For more than a century, researchers have been trying to decipher ancient texts found in the Voynich manuscript.
The 600-year-old document is described as ‘the world’s most mysterious medieval text.’
It full of illustrations of exotic plants, stars, and mysterious human figures, as well as many pages written in an unknown text.
Now, one British academic claims the document is in fact a health manual for a ‘well-to-do’ lady looking to treat gynaecological conditions.
Nicholas Gibbs, who is an expert on medieval medical manuscripts, said he came to the conclusion after discovering the text is written in Latin ligatures that outline remedies from standard medical information.
Latin ligatures were ‘developed as scriptorial short cuts’ and have been used since Greek and Roman times.
For example the common ampersand (&) is developed from a ligature when the Latin letters e and t (spelt ‘et’ meaning ‘and’) are combined.
Mr Gibbs, who claims to be a professional history researcher, wrote about his work for the Times Literary Supplement.
He wrote by studying medieval Latin ‘it became obvious that each character in the Voynich manuscript represented an abbreviated word, and not a letter’.
He found the same ‘dominant words’ appeared in these medical documents and the Voynich.
Many of the shortcuts appeared to have been ‘lifted’ from other medical treatises, he said.
The images of nude women and healing plants also suggested it referred to aromatherapy, practised by the Greek healer Hippocrates and Roman naturalist Pliny the Elder.
He believes the illustrations of plant remedies, Zodiac charts and instructions on thermal baths indicate that whoever wrote the document had a good understanding of medieval medicine.
Bathing was practised by Greeks and Romans and throughout the Middle Ages as a form of health and healing.
Curing gynaecological complains and other female diseases often involved ‘taking the waters’ – either by bathing or ingesting.
Mr Gibbs also noted the cylinder-churns – medieval cooking stoves with inverted boiling vessels which was used for infusions.
This image matched with that of a stove in a manual written by surgeon and botanist Hieronyus Brunschwygk (1450–1512).
However, he is still unable to fully translate the recipes.
The main issue, he says, is that the manuscript is missing its indexes.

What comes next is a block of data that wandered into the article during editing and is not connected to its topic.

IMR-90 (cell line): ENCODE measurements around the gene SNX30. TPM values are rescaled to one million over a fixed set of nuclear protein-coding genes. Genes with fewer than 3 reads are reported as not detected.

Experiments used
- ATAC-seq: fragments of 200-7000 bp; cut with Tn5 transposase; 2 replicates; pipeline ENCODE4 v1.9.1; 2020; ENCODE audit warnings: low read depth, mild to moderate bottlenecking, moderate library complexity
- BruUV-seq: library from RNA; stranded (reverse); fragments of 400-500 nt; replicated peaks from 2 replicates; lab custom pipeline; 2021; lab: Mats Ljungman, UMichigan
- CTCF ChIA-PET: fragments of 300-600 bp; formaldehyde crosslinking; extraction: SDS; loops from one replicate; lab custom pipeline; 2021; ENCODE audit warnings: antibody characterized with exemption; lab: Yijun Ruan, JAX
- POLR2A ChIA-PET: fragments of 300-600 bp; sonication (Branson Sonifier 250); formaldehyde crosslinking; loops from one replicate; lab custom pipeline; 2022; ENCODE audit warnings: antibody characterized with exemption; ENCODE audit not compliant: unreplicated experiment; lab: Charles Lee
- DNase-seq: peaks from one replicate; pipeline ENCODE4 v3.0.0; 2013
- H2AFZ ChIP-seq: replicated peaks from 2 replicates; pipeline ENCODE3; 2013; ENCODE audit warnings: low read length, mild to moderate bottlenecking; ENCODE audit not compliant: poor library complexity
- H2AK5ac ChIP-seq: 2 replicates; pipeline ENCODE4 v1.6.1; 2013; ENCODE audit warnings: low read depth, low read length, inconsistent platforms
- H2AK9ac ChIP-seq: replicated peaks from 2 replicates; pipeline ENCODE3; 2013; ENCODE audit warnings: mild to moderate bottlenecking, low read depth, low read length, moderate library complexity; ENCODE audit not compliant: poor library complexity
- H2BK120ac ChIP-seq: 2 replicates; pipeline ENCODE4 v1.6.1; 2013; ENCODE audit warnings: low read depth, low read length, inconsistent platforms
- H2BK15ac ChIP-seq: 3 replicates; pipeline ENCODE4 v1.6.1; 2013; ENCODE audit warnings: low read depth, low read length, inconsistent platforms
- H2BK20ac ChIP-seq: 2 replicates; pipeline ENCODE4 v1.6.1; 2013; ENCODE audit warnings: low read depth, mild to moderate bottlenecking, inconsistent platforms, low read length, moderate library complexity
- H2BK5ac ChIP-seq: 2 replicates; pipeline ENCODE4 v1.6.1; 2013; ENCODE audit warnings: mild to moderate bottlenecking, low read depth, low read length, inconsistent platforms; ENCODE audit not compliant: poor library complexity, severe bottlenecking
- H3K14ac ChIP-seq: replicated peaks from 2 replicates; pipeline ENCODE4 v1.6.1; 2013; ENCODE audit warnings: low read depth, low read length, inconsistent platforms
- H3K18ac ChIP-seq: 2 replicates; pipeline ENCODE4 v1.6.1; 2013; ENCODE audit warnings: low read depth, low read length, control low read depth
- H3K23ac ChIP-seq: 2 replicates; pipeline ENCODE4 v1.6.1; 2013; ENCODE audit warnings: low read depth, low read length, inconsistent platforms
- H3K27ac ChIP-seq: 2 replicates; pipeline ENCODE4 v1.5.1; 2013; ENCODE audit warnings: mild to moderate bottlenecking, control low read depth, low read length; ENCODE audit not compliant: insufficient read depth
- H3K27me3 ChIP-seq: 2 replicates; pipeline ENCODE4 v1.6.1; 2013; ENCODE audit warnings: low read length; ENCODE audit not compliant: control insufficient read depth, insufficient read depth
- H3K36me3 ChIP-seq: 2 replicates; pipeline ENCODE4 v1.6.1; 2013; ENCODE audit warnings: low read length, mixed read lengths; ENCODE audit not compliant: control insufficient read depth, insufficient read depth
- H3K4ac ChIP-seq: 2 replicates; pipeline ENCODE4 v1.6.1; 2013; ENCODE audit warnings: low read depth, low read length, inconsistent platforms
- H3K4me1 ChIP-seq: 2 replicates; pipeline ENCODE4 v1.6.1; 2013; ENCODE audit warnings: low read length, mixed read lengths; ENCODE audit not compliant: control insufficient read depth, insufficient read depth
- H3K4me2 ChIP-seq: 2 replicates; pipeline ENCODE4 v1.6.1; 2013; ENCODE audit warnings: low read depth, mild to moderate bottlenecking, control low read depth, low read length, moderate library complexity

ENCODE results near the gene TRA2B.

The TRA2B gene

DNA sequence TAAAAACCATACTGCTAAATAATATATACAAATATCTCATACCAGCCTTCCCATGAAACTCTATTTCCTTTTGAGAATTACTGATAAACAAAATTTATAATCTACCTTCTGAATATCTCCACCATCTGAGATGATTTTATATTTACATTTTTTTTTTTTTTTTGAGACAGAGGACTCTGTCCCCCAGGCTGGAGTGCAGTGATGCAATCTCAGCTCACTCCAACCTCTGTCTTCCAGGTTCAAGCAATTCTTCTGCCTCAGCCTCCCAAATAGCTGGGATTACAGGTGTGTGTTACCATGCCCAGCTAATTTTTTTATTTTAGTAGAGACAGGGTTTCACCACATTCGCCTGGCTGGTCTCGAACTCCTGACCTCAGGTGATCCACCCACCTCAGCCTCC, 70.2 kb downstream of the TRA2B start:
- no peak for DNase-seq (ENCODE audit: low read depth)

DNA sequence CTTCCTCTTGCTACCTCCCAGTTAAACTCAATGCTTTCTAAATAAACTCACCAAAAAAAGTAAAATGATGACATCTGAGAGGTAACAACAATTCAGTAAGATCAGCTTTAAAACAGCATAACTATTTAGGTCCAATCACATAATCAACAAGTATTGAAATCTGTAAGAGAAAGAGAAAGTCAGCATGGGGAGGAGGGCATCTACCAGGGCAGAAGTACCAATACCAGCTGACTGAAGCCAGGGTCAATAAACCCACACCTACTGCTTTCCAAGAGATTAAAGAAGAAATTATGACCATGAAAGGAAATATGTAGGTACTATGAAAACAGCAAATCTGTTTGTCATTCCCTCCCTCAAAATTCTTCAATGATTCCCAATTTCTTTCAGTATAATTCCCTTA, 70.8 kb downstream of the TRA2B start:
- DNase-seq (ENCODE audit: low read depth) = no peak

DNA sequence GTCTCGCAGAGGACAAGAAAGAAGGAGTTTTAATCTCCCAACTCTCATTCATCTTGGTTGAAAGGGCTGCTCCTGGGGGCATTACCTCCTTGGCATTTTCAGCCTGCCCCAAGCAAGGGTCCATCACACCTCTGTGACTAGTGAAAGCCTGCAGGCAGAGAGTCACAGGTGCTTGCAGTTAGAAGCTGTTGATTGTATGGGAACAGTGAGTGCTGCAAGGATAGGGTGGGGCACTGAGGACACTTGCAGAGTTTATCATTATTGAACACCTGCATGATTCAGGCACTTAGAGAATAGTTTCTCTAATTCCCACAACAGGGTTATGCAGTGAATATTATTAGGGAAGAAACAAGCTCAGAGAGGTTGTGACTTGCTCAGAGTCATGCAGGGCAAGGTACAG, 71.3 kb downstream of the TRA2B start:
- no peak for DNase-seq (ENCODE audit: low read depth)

‘For the sake of brevity,’ Mr Gibbs wrote, ‘the name of both plant and malaise were superfluous in the text so long as they could be found in the indexes matched with a page number’.
The manuscript is widely celebrated among cryptographers and radiocarbon dating suggested it had between written early in the 15th century.
The text, which is now held in the Beinecke Library at Yale University, was passed through various owners before it ended up in the hands of a London bookseller called Wilfrid Voynich in 1912.
Mr Gibbs spent three years studying the manuscript and claims Voynich was a ‘crooked book dealer’ who encouraged the ‘crackpots and conspiracy theories’ that followed.
The book’s intriguing mix of elegant writing and drawings of strange plants and naked women has some believing it holds magical powers.
It has even featured in the latest hit computer game Assassin’s Creed, as well as in the Indiana Jones novels, when Indiana decoded the Voynich and used it to find the ‘Philosopher’s Stone’.
According to Mr Gibbs, Voynich pretended it had been written by Roger Bacon.
Bacon was a friar and philosopher from the 13th century who concealed his works with code so the church would not be able to decipher what he had written.
But that theory was discarded when the manuscript was carbon dated and found to have originated between 1404 and 1438.
Mr Gibbs says because no one recognised the writing they assumed it was code.
‘The problem was that none of the cryptographers were historians; none knew medieval manuscripts’, he said.
He believes the manuscript shows a series of ingredients for recipes with the required amounts.
‘Human beings are not naturally complicated. They look for short cuts all over the place’, he said, but added that the manuscript was still proving ‘resistant to interpretation’.
In August last year, Siloe, a small publishing house nestled deep in northern Spain, secured the right to clone the document.
‘Touching the Voynich is an experience,’ said Juan Jose Garcia, director of Siloe, which is based in Burgos, in the north of Spain.
‘It’s a book that has such an aura of mystery that when you see it for the first time… it fills you with an emotion that is very hard to describe.’
Siloe, which specialises in making facsimiles of old manuscripts, has bought the rights to make 898 exact replicas of the Voynich.
The copies will be so faithful that every stain, hole, sewn-up tear in the parchment will be reproduced.
The company always publishes 898 replicas of each work it clones – a number which is a palindrome, or a figure that reads the same backwards or forwards.
The publishing house plans to sell the clones, also known as facsimiles, for 7,000 to 8,000 euros (£6,030 to £6,891 or $7,800 to $8,900) apiece once completed – and close to 300 people have already put in pre-orders.